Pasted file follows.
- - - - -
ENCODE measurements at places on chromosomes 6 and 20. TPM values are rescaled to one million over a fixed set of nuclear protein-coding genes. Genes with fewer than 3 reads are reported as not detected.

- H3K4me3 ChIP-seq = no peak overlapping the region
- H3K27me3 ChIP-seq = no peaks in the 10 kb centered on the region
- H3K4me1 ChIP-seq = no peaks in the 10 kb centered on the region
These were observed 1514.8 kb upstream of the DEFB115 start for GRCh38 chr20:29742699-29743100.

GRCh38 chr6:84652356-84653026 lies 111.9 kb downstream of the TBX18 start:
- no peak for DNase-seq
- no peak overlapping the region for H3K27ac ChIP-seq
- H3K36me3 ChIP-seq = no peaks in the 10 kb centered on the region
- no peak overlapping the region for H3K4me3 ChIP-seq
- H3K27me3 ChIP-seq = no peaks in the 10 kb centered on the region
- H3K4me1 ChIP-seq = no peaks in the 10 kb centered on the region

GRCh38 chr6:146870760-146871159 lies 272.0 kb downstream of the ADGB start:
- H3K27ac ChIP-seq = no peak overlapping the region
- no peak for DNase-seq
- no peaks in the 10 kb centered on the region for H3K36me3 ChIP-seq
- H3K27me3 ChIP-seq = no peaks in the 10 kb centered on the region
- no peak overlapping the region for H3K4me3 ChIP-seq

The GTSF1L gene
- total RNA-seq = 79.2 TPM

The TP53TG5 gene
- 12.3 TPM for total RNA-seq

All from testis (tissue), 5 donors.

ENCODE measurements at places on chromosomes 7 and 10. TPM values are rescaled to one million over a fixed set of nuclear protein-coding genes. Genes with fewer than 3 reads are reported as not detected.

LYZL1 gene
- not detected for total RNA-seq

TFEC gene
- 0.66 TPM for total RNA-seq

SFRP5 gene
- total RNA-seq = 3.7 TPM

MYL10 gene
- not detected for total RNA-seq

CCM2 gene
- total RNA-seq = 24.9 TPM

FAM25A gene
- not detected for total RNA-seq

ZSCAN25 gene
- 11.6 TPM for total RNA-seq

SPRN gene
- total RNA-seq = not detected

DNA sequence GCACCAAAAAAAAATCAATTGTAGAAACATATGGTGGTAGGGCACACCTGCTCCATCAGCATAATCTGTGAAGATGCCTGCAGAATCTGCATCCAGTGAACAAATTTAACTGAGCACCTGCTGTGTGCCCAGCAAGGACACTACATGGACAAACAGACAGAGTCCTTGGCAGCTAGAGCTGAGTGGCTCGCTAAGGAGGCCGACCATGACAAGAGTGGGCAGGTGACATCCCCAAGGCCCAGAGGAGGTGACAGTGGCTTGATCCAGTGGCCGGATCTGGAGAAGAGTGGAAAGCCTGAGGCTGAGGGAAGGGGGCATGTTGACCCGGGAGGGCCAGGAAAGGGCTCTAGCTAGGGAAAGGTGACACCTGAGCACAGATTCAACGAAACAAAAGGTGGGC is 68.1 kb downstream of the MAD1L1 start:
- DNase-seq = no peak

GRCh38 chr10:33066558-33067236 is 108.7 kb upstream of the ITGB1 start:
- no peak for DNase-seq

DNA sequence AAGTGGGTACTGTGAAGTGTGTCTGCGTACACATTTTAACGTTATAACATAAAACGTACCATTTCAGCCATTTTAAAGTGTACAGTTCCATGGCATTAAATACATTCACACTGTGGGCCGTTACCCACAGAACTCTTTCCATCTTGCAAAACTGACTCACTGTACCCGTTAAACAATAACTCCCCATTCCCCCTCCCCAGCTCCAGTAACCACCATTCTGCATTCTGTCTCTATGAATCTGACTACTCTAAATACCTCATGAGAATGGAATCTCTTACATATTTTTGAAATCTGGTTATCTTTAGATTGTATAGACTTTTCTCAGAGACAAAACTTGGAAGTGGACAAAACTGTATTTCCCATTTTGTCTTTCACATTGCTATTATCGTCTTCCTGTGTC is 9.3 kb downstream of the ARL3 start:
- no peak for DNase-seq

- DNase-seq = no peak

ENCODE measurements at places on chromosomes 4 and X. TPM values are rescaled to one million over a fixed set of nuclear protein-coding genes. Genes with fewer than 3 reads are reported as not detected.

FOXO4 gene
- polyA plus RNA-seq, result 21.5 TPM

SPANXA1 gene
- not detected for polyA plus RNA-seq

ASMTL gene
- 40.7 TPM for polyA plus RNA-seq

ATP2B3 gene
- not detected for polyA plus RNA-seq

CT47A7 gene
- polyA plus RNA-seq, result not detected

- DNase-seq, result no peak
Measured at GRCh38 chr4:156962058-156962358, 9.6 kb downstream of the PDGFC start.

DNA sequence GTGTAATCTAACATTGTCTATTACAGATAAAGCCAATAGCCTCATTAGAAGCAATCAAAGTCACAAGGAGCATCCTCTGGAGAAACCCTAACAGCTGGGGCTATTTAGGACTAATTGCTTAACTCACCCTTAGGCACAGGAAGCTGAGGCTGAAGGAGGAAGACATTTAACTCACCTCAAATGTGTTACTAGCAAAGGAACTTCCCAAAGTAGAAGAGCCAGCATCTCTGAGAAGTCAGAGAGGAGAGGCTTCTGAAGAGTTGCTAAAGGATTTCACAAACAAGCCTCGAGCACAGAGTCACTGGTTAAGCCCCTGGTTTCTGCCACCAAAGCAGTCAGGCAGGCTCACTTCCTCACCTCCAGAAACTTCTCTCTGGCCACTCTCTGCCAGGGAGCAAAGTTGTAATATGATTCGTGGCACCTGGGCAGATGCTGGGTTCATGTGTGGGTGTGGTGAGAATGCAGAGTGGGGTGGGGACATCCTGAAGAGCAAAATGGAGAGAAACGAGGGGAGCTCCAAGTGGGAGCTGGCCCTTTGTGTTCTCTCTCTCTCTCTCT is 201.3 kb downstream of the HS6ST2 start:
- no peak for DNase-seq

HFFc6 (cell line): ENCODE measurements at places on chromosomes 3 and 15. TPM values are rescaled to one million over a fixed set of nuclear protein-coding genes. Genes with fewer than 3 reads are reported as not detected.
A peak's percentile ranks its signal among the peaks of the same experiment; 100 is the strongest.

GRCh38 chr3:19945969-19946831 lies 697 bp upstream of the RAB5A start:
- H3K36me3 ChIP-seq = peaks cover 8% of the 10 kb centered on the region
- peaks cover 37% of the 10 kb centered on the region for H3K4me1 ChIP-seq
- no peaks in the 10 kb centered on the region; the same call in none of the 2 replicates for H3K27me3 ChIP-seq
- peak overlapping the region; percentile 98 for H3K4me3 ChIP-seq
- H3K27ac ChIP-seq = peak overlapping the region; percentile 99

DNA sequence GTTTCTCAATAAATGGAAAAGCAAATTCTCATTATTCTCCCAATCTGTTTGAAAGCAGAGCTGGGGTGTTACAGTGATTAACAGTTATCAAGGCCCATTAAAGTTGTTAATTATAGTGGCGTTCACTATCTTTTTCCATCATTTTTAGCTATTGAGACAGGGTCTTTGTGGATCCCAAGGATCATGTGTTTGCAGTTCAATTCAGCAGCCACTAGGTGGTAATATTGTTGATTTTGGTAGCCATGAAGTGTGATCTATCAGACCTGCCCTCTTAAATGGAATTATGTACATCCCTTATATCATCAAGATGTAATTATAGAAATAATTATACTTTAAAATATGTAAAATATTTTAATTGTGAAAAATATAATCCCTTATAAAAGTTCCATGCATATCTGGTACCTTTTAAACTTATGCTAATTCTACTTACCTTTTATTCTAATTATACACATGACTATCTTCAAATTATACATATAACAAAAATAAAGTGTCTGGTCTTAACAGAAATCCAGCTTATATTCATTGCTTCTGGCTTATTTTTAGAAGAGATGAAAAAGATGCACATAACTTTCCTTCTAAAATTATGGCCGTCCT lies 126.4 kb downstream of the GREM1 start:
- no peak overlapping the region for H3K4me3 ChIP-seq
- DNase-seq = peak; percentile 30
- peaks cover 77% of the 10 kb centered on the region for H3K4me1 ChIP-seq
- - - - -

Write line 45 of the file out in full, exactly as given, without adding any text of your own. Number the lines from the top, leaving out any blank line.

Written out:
DNA sequence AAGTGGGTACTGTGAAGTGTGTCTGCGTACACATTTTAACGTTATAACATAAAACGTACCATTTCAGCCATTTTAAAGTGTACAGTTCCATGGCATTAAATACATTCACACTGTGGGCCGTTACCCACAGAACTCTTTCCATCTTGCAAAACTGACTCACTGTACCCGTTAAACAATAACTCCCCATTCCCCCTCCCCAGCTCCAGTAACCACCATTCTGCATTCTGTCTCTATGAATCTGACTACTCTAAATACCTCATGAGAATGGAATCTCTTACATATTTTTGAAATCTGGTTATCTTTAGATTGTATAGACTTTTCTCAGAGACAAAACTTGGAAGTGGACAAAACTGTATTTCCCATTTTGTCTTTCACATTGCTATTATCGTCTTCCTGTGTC is 9.3 kb downstream of the ARL3 start: